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Harriet is designing her future in engineering

Fairholme College Toowoomba student, Harriet Beattie, isn’t fazed by the fact that engineering is traditionally a male-dominated industry, and is choosing to pursue her passion with a TAFE at School course.

“My big dream is to be able to design and build my own car one day,” Harriet explained.

“I love learning about how everything works.”

Interested in mechanics from a young age, Harriet isn’t waiting to study engineering after high school. She’s undertaking an interactive, hands-on Certificate III in Engineering – Technical (MEM30505) TAFE at School course one day a week, for 12 months, while she completes Year 10.

“We did a practical exercise recently that involved measuring out a drill gauge. We haven't cut it out yet, but that's been my favourite part of the course so far, as I like doing practical stuff,” she said.

Harriet’s father, Richard Beattie, encouraged Harriet’s decision to pursue an engineering career pathway.

“Harriet has always shown an interest in engineering, and this course fits perfectly with her future career aspirations,” Mr Beattie said.

“I’m very supportive of her choice to study at TAFE Queensland and we’re with her on this journey,” he said.

Fairholme College Toowoomba Pathways Coordinator, Laura Anderson, worked closely with Harriet to facilitate her enrolment in a TAFE at School course that matched her aspirations beyond school.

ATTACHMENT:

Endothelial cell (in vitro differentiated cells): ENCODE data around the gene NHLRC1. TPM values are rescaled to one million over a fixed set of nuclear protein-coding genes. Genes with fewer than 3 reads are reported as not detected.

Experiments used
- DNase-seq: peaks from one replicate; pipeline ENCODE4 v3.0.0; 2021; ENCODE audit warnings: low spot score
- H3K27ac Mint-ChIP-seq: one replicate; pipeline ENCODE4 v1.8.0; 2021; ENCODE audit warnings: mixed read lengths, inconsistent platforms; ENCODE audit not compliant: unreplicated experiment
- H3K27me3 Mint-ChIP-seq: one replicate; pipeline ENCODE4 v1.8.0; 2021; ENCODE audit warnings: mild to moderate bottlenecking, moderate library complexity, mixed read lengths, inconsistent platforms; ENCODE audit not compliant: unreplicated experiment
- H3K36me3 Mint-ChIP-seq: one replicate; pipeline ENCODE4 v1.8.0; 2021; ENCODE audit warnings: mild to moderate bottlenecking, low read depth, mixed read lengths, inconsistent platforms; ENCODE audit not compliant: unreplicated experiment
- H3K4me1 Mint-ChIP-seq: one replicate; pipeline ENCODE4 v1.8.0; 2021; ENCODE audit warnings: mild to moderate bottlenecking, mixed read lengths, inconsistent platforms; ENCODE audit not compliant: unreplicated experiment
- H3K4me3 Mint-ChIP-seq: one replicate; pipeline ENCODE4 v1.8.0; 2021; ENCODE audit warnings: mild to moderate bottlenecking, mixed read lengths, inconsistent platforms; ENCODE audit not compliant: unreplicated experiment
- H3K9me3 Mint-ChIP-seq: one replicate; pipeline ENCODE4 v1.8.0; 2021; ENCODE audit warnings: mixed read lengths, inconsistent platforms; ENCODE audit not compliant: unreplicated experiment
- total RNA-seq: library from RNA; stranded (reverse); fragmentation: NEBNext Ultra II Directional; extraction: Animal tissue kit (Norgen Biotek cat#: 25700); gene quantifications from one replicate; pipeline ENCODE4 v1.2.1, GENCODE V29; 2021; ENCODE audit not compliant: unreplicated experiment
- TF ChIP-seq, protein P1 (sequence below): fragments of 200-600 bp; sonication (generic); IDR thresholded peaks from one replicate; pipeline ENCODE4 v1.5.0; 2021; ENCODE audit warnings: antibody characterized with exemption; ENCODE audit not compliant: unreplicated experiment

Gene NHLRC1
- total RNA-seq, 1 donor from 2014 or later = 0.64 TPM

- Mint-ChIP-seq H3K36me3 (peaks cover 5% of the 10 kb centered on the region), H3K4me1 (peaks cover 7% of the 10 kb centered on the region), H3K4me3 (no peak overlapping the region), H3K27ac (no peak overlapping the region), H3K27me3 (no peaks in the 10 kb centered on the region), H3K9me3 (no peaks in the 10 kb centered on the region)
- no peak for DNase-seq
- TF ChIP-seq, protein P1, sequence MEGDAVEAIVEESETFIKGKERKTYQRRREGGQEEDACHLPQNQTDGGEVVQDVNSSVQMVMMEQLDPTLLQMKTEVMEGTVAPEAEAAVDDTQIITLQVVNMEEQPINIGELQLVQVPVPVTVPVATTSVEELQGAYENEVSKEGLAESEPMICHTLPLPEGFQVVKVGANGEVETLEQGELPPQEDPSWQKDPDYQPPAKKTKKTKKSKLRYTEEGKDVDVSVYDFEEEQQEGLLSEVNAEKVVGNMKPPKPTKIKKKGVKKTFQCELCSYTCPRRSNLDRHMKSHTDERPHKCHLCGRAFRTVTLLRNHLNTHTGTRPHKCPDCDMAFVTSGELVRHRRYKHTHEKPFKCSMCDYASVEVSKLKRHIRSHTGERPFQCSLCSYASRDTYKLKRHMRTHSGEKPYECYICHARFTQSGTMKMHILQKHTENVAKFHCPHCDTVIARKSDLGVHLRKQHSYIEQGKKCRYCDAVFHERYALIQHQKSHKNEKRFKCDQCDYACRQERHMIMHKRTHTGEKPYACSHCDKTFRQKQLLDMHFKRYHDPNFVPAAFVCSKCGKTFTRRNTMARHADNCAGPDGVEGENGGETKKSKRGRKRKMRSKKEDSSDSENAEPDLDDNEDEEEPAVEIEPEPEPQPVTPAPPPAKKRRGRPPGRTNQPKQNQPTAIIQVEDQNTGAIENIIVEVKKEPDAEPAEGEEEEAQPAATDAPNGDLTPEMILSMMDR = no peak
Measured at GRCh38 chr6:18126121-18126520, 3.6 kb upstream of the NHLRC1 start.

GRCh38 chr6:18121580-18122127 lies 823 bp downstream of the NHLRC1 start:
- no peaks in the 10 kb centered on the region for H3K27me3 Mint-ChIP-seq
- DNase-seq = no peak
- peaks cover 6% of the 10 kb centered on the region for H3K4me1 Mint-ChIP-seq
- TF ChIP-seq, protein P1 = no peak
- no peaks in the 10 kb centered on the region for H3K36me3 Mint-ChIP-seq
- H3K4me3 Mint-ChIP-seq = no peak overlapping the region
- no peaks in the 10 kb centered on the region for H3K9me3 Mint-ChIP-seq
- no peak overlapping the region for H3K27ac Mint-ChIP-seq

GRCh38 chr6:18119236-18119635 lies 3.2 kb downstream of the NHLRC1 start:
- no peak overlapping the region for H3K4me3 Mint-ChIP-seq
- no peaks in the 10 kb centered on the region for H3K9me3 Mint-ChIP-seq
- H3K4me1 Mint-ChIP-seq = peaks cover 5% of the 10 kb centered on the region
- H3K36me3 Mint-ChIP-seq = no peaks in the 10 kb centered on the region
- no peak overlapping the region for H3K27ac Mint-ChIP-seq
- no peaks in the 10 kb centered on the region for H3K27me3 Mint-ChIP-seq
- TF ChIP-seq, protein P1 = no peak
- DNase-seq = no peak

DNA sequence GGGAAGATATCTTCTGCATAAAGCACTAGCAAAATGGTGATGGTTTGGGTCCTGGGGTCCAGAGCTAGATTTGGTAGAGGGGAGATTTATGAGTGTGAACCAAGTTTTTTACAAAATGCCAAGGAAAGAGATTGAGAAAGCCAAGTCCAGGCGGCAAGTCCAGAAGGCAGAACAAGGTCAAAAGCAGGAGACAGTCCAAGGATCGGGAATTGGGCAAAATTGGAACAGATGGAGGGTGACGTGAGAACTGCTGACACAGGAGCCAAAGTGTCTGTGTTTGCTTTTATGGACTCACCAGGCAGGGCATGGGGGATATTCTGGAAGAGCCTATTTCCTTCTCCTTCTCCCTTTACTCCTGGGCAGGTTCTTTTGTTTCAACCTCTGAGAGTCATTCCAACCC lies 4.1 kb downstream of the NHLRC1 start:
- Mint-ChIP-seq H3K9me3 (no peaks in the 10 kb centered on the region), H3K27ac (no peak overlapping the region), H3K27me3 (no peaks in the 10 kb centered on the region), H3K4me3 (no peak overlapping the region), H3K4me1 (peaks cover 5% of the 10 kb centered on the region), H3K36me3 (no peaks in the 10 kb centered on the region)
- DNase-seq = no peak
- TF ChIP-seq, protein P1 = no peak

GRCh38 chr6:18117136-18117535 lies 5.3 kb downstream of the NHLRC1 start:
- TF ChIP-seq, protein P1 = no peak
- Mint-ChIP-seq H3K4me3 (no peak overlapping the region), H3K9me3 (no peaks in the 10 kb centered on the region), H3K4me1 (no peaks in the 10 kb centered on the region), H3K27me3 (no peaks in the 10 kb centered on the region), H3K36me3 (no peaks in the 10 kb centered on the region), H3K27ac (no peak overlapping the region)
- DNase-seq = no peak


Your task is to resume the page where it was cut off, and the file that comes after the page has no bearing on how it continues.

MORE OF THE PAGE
“It’s great to see Harriet exploring her interests and studying at our local TAFE Queensland campus via the Fairholme Pathways Program,” she said.

“Harriet has stepped outside her comfort zone and connected with other high school students in a completely different learning environment from Fairholme.”

“She is bravely leading the way for our other Fairholme students interested in pursuing non-traditional career pathways,” added Ms Anderson.

Harriet isn’t the only young women in her class, however. This year, an all-female cohort is enrolled in TAFE Queensland Toowoomba’s Certificate III in Engineering – Technical (MEM30505) TAFE at School course, with the students gaining in-demand skills in 3D model drawing and design using computer-aided design (CAD) programs and processes.

Within the Darling Downs and South West Queensland region in particular, TAFE Queensland has seen an almost 27 per cent increase in the number of females enrolled across all engineering trade courses over the past three years.

The upward trend towards greater workforce equity in male-dominated trade occupations is not only being seen in Queensland, but across the country.

In NCVER’s most recent report on the subject, the number of female apprentices and trainees in training in trade occupations across Australia has risen to almost 30,000 – an increase of 69.4 per cent between June 30, 2018 and June 30, 2022.

According to NCVER, Queensland reported the most female trade occupation apprentices and trainees of any state or territory at June 30 2022, as per the report, with more than 7,500 female tradespeople in training. The sunshine state had also seen the second-sharpest rise since 2018 with an increase of 86.4 per cent.

As the largest and most trusted training provider in the state, training almost half of Queensland’s apprentices, TAFE Queensland General Manager of the South West Region, Jenni Butler, said creating a pathway for women into trade careers is central to supporting the growing skills demands across Australia, including in engineering.

“TAFE Queensland is committed to encouraging and supporting female students undertaking trade training as best possible so they can achieve their full potential,” Ms Butler said.

“At TAFE Queensland, we look to remove barriers and challenge stigmas placed in front of any of our students and allow them to build a lifelong career they are passionate about.’

“This applies to all of the industries we service, from engineering and construction right through to nursing and community support,” she said.